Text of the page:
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23rd April 2020

The dreaded invasive species Japanese knotweed is usually the last thing you want on your property, however new research shows it could have a more positive side than we initially thought.

Researchers have recently been studying the potential use of Japanese knotweed to alleviate the symptoms of Lyme Disease.

Recent studies have shown that Lyme Disease is rapidly increasing in the UK, infecting as many as 8,000 people per year. Spread by ticks, the most common sign of infection is redness on the skin, headaches, fever and muscle joint pain. With one in five people not responding to antibiotics, a more effective treatment option is needed.

Testing the effectiveness of a number of plant-based extracts, it has been found that Japanese knotweed was one of the strongest contenders, alongside Ghanaian quinine, with a solution containing just one percent being enough to kill the bacteria that causes the disease.

Containing polyphenol resveratrol, Japanese knotweed has been found to have anti-tumour and anti-inflammatory effects on the heart and nervous system. It is already used as a traditional medicine across India and China and now scientists are looking into the plant as a herbal remedy for alleviating the symptoms of Coronavirus, although that being in its very early stages.

We are finding more and more about how Japanese knotweed can be used in our everyday lives, it’s in medicines, alcohol, beauty products, I even saw an article on it being used as a flavouring at the 2020 World’s Original Marmalade Awards, not too sure how I feel about that, although it’s definitely original!

You may not want it on your property, but you’ve got to admit, it does have its uses and could just be the answer for those suffering the effects of Lyme Disease.

19th March 2020

World Water Day happens once every year to celebrate water and raise awareness of the people across the globe without access to clean water. The day has been held on the 22nd March every year since 1993 and this year it is all about how water can help fight climate change.

In the UK the average person uses 150 litres of water every single day. We are no doubt more conscious of turning on the taps due to COVID-19, so it seems a great time to reflect on how we can make a positive difference in other areas, whilst spending more time at home.

Using water more efficiently will reduce greenhouse gas emissions and as an environmental company, our carbon footprint is extremely important to us. So, we have decided to take a look at how we can all do our bit to protect our planet.

Here are Ebsfords top 10 tips to help reduce your water waste.

1. Brews for everyone

When making a brew at work, to save energy and water, do your good deed of the day and make one for your colleagues too! Or if you’re at home, only boil what you need, it will save time, electricity, money and most importantly water.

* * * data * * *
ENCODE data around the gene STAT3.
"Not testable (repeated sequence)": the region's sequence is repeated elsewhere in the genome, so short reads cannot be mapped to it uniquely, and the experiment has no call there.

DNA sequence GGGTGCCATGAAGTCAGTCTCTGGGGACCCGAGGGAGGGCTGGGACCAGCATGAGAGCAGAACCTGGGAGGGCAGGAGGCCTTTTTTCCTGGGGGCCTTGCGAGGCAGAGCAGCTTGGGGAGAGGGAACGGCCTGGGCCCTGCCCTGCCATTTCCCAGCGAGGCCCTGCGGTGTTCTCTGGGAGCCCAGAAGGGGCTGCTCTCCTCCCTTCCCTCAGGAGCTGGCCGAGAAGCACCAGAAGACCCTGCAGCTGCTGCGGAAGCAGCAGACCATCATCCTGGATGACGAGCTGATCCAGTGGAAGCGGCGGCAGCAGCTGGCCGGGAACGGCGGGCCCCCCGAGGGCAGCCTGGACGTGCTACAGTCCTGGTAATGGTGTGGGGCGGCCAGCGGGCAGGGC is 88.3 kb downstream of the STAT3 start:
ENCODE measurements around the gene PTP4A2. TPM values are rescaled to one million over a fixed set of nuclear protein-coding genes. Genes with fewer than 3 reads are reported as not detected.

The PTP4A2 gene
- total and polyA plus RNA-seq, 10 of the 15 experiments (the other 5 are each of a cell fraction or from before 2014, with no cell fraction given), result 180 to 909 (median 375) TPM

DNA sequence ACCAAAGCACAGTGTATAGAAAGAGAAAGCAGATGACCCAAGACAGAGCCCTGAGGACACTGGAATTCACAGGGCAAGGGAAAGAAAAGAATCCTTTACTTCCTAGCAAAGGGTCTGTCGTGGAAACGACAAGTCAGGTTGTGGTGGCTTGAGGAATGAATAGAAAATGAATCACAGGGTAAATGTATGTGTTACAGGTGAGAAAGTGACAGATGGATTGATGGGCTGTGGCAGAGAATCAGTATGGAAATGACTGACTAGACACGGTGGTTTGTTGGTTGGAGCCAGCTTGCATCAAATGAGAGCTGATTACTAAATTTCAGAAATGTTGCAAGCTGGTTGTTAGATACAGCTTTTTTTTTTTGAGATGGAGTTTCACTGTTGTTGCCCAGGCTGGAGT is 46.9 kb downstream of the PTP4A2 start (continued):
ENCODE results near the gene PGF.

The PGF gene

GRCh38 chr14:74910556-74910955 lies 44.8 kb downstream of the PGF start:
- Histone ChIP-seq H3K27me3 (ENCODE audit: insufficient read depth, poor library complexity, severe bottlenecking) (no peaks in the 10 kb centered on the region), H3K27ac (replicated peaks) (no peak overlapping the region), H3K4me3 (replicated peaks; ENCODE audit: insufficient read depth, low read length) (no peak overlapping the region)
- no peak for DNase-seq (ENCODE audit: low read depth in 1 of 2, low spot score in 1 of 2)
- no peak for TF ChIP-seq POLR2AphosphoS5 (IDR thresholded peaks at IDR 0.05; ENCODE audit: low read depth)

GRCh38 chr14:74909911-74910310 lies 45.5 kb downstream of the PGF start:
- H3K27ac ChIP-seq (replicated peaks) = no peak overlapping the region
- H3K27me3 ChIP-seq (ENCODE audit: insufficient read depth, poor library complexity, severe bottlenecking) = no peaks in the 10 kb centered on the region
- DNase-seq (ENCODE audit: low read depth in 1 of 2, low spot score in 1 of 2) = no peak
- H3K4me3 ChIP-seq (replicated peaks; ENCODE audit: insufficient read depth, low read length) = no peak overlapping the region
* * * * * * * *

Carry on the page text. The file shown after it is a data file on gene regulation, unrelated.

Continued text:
2. Make it rain

Don’t let that rainwater to go waste. An easy way to do this is to install a garden water butt. It can save up to 5,000 litres of water every year! You can use the water for rinsing vegetables, car washing or simply giving the garden a good ‘old watering.

3. Shut the tap off

Yes we must keep following good hygiene practice and regularly wash hands to fight the spread of disease, but generally we are all culprits of it. Leaving the tap on whilst we’re brushing our teeth or washing our face. But simply turning it off in between could save up to 6 litres of water per minute.

4. Early Bird or Night Owl

Did you know you should only water your garden either at the very start of the day or the very end? It will stop the water evaporating in sunlight. It is also worth using a watering can instead of a hose pipe, it could save as much as 1,000 litres of water an hour.

5. Don’t be a dawdler

Cutting an 8-minute shower in half could save you over 30 litres of water and that’s per shower. Set your phone timer to make sure you don’t cheat!

6. Fill ‘er up!

Fill your Dishwasher/ Washing machine to the brim, it will not only save you work but save on water too. Also make sure you use the most efficient energy setting; you won’t know the difference!

7. Don’t be a drip

That dripping tap could be causing a bigger impact than you think, wasting up to 5500 litres of water every year! So, make sure your taps are fully turned off or change the washers as soon as it starts to drip.

8. Recycle your water

Rather than let it go down the plughole, catch wastewater in a washing up bowl and use it to water your garden, it’s too good to go down the drain.

9. Put the fridge to use

Think of all those times you run the cold water tap each time you want an ice-cold drink, why not keep a bottle full in the fridge? It’ll be super chilled and refreshing.

10. Power to the shower

We all enjoy the luxury of a nice long bath but take a shower when you can, it can cut the amount of water used in half.

When it comes to water consumption, are we taking our endless supply of water for granted? We all have a role to play when it comes to tackling the global water crises and following these top tips could make a bigger impact than you’d think.

02nd March 2020